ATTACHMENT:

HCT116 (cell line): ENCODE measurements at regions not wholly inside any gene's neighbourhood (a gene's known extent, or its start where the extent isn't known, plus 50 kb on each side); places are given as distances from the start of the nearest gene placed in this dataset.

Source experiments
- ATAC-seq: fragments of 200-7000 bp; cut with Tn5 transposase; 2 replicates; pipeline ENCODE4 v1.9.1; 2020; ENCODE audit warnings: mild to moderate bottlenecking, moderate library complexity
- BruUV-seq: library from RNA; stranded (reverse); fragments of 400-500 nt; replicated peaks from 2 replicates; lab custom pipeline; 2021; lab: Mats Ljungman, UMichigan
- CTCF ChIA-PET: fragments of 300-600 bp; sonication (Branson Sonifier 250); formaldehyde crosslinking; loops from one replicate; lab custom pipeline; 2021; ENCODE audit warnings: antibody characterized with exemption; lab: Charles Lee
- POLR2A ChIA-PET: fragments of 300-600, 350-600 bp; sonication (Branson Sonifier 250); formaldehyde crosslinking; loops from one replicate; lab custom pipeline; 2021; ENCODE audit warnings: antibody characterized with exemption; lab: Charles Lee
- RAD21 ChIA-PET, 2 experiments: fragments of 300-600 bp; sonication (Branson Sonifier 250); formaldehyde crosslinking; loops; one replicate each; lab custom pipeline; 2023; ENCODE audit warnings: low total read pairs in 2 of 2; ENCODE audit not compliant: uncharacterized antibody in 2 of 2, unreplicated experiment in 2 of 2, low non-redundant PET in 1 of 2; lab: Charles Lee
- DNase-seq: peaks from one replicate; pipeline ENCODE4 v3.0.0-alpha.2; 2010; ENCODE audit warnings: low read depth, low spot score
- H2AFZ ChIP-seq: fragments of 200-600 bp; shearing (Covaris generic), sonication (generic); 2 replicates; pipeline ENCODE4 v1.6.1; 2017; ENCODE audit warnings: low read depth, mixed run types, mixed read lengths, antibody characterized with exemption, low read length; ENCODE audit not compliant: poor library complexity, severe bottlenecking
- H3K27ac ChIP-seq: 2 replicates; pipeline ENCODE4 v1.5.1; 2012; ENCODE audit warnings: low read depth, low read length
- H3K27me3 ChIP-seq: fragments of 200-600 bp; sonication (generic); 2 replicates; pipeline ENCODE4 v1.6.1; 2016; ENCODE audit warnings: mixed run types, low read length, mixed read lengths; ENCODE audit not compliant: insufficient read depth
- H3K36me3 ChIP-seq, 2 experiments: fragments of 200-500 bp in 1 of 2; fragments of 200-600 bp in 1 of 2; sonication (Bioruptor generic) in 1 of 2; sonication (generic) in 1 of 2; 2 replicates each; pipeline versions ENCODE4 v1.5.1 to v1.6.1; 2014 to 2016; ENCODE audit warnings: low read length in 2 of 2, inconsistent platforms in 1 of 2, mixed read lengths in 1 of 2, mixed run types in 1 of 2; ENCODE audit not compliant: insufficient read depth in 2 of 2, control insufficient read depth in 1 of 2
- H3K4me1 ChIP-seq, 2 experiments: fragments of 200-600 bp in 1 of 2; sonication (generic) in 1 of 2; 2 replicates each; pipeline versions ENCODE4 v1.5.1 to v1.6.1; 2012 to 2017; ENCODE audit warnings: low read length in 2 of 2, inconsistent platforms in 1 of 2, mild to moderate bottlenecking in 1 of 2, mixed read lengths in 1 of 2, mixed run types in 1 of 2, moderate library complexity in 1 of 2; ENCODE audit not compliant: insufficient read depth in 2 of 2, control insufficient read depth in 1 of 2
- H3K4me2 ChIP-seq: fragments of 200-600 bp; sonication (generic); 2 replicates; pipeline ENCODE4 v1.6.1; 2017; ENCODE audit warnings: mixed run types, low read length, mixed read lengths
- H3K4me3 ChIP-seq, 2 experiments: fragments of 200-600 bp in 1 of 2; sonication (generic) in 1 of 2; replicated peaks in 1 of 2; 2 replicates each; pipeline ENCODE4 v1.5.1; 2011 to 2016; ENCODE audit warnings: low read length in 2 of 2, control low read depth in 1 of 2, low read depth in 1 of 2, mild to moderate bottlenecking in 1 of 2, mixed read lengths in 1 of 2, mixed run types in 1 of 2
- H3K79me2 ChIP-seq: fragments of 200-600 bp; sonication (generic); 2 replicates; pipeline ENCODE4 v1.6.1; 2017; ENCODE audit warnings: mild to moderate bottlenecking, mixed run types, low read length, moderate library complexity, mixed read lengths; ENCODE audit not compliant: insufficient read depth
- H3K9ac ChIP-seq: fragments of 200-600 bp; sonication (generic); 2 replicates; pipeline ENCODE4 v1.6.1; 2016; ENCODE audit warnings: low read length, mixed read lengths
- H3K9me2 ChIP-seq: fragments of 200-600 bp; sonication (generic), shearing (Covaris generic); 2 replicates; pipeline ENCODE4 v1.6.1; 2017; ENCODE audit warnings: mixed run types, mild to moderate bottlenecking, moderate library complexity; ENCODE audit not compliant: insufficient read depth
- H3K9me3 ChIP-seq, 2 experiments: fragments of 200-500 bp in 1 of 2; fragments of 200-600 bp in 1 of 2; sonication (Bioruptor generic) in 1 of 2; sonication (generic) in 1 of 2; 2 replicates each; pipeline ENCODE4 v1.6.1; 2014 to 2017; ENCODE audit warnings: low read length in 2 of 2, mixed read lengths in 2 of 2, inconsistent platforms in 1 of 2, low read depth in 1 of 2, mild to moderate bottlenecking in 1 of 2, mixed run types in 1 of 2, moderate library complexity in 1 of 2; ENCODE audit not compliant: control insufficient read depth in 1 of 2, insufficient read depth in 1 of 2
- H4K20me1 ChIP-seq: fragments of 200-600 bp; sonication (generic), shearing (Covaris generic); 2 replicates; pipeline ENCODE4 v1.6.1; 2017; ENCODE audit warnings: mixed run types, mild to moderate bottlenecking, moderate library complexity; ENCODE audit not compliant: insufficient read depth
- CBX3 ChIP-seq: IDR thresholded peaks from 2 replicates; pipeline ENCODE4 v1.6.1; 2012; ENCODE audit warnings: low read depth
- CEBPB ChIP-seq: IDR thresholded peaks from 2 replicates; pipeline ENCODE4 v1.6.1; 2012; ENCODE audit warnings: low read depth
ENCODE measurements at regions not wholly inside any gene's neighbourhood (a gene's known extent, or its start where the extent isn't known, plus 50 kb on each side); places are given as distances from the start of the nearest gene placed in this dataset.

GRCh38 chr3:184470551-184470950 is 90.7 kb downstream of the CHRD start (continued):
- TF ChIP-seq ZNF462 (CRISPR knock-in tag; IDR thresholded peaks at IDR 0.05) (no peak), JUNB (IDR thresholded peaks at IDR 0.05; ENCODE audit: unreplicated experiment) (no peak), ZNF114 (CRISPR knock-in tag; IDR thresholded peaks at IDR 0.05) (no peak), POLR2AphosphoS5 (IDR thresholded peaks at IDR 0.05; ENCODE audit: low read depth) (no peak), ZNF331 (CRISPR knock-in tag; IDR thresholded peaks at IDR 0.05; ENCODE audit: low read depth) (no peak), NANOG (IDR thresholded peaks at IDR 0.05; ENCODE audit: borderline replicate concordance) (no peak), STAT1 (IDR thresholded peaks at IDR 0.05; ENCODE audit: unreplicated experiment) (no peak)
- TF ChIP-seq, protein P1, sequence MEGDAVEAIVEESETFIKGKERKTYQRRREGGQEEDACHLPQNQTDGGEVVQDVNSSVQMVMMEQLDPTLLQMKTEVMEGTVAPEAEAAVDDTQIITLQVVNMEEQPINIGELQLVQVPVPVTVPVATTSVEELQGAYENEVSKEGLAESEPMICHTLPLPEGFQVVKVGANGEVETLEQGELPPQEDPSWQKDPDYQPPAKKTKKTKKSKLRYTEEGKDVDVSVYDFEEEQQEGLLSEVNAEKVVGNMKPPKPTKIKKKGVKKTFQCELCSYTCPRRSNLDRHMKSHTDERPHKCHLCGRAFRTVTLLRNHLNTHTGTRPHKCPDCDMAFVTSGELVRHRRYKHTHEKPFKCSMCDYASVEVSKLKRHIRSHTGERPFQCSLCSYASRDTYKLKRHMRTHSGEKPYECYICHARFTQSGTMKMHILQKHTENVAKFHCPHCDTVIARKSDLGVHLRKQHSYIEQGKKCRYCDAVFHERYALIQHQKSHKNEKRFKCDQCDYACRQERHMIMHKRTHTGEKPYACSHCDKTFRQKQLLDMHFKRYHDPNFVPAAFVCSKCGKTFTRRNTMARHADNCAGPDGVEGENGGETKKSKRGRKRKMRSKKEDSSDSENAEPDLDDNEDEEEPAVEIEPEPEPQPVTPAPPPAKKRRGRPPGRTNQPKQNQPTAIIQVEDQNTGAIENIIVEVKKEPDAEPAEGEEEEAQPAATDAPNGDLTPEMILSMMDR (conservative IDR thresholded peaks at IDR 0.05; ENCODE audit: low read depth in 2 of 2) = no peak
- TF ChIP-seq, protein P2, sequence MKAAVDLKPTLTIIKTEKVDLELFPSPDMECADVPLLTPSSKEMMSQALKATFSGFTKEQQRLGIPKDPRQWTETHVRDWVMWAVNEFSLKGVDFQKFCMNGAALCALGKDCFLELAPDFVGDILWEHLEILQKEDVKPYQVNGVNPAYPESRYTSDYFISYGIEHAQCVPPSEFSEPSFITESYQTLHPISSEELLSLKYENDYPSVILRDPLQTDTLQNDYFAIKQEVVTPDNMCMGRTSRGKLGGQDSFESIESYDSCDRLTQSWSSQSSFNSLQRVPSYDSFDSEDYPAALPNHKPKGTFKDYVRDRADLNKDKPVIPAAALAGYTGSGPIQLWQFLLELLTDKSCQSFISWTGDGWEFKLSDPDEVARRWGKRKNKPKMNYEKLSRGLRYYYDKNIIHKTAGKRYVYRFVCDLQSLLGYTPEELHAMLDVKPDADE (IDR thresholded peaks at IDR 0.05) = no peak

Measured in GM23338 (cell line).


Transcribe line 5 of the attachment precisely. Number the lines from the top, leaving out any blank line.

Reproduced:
- CTCF ChIA-PET: fragments of 300-600 bp; sonication (Branson Sonifier 250); formaldehyde crosslinking; loops from one replicate; lab custom pipeline; 2021; ENCODE audit warnings: antibody characterized with exemption; lab: Charles Lee